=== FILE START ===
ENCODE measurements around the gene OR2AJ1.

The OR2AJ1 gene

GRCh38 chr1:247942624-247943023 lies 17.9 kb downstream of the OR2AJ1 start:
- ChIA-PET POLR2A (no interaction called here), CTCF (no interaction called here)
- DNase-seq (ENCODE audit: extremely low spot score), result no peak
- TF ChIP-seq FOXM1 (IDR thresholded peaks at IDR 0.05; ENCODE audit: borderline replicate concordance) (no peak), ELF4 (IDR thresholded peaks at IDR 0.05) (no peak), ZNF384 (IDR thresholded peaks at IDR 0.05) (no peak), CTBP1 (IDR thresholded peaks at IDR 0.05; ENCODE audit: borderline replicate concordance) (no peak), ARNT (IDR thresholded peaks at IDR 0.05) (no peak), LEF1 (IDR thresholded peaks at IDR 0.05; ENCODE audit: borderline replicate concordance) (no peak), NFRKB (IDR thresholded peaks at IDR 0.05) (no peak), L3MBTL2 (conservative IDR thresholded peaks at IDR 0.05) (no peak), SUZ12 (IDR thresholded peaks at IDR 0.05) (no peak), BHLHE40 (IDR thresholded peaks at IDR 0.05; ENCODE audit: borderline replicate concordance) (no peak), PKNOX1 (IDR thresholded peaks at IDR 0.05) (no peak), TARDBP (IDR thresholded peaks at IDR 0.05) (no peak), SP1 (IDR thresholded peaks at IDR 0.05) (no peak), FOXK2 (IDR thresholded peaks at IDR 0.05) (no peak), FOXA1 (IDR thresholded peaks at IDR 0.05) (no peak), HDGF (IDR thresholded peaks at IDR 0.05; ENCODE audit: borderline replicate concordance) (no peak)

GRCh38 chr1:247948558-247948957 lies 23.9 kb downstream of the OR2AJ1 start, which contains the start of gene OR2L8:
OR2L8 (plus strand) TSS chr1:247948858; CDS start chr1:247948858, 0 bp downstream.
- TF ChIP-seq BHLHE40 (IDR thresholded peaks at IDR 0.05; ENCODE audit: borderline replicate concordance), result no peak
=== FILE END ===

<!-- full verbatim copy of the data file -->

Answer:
ENCODE measurements around the gene OR2AJ1.

The OR2AJ1 gene

GRCh38 chr1:247942624-247943023 lies 17.9 kb downstream of the OR2AJ1 start:
- ChIA-PET POLR2A (no interaction called here), CTCF (no interaction called here)
- DNase-seq (ENCODE audit: extremely low spot score), result no peak
- TF ChIP-seq FOXM1 (IDR thresholded peaks at IDR 0.05; ENCODE audit: borderline replicate concordance) (no peak), ELF4 (IDR thresholded peaks at IDR 0.05) (no peak), ZNF384 (IDR thresholded peaks at IDR 0.05) (no peak), CTBP1 (IDR thresholded peaks at IDR 0.05; ENCODE audit: borderline replicate concordance) (no peak), ARNT (IDR thresholded peaks at IDR 0.05) (no peak), LEF1 (IDR thresholded peaks at IDR 0.05; ENCODE audit: borderline replicate concordance) (no peak), NFRKB (IDR thresholded peaks at IDR 0.05) (no peak), L3MBTL2 (conservative IDR thresholded peaks at IDR 0.05) (no peak), SUZ12 (IDR thresholded peaks at IDR 0.05) (no peak), BHLHE40 (IDR thresholded peaks at IDR 0.05; ENCODE audit: borderline replicate concordance) (no peak), PKNOX1 (IDR thresholded peaks at IDR 0.05) (no peak), TARDBP (IDR thresholded peaks at IDR 0.05) (no peak), SP1 (IDR thresholded peaks at IDR 0.05) (no peak), FOXK2 (IDR thresholded peaks at IDR 0.05) (no peak), FOXA1 (IDR thresholded peaks at IDR 0.05) (no peak), HDGF (IDR thresholded peaks at IDR 0.05; ENCODE audit: borderline replicate concordance) (no peak)

GRCh38 chr1:247948558-247948957 lies 23.9 kb downstream of the OR2AJ1 start, which contains the start of gene OR2L8:
OR2L8 (plus strand) TSS chr1:247948858; CDS start chr1:247948858, 0 bp downstream.
- TF ChIP-seq BHLHE40 (IDR thresholded peaks at IDR 0.05; ENCODE audit: borderline replicate concordance), result no peak